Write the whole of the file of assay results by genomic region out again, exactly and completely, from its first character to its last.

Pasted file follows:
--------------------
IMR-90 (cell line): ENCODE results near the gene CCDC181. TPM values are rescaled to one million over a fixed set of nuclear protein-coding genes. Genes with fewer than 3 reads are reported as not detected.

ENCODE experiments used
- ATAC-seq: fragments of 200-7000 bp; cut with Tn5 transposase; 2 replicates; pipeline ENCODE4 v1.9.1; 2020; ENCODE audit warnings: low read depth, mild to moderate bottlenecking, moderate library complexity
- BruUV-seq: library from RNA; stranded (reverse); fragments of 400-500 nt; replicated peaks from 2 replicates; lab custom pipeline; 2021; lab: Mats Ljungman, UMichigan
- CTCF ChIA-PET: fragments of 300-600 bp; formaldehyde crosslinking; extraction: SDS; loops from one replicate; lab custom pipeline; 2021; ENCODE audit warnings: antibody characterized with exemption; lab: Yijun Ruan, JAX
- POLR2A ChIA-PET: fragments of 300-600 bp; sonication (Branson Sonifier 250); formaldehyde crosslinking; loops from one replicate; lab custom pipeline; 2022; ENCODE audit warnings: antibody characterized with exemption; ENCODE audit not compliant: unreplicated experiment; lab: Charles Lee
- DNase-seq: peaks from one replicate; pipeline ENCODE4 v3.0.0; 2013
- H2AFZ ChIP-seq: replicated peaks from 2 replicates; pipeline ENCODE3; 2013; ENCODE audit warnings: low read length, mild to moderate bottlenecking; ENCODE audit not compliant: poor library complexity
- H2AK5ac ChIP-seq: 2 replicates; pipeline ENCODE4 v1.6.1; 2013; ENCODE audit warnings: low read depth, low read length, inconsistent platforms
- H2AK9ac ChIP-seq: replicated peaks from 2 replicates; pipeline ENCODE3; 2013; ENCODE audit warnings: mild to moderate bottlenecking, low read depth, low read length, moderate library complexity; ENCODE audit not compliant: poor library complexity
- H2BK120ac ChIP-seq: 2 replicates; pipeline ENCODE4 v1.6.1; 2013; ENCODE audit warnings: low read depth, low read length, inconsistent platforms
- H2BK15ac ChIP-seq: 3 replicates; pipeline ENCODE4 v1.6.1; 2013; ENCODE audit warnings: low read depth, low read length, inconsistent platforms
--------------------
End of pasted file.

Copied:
IMR-90 (cell line): ENCODE results near the gene CCDC181. TPM values are rescaled to one million over a fixed set of nuclear protein-coding genes. Genes with fewer than 3 reads are reported as not detected.

ENCODE experiments used
- ATAC-seq: fragments of 200-7000 bp; cut with Tn5 transposase; 2 replicates; pipeline ENCODE4 v1.9.1; 2020; ENCODE audit warnings: low read depth, mild to moderate bottlenecking, moderate library complexity
- BruUV-seq: library from RNA; stranded (reverse); fragments of 400-500 nt; replicated peaks from 2 replicates; lab custom pipeline; 2021; lab: Mats Ljungman, UMichigan
- CTCF ChIA-PET: fragments of 300-600 bp; formaldehyde crosslinking; extraction: SDS; loops from one replicate; lab custom pipeline; 2021; ENCODE audit warnings: antibody characterized with exemption; lab: Yijun Ruan, JAX
- POLR2A ChIA-PET: fragments of 300-600 bp; sonication (Branson Sonifier 250); formaldehyde crosslinking; loops from one replicate; lab custom pipeline; 2022; ENCODE audit warnings: antibody characterized with exemption; ENCODE audit not compliant: unreplicated experiment; lab: Charles Lee
- DNase-seq: peaks from one replicate; pipeline ENCODE4 v3.0.0; 2013
- H2AFZ ChIP-seq: replicated peaks from 2 replicates; pipeline ENCODE3; 2013; ENCODE audit warnings: low read length, mild to moderate bottlenecking; ENCODE audit not compliant: poor library complexity
- H2AK5ac ChIP-seq: 2 replicates; pipeline ENCODE4 v1.6.1; 2013; ENCODE audit warnings: low read depth, low read length, inconsistent platforms
- H2AK9ac ChIP-seq: replicated peaks from 2 replicates; pipeline ENCODE3; 2013; ENCODE audit warnings: mild to moderate bottlenecking, low read depth, low read length, moderate library complexity; ENCODE audit not compliant: poor library complexity
- H2BK120ac ChIP-seq: 2 replicates; pipeline ENCODE4 v1.6.1; 2013; ENCODE audit warnings: low read depth, low read length, inconsistent platforms
- H2BK15ac ChIP-seq: 3 replicates; pipeline ENCODE4 v1.6.1; 2013; ENCODE audit warnings: low read depth, low read length, inconsistent platforms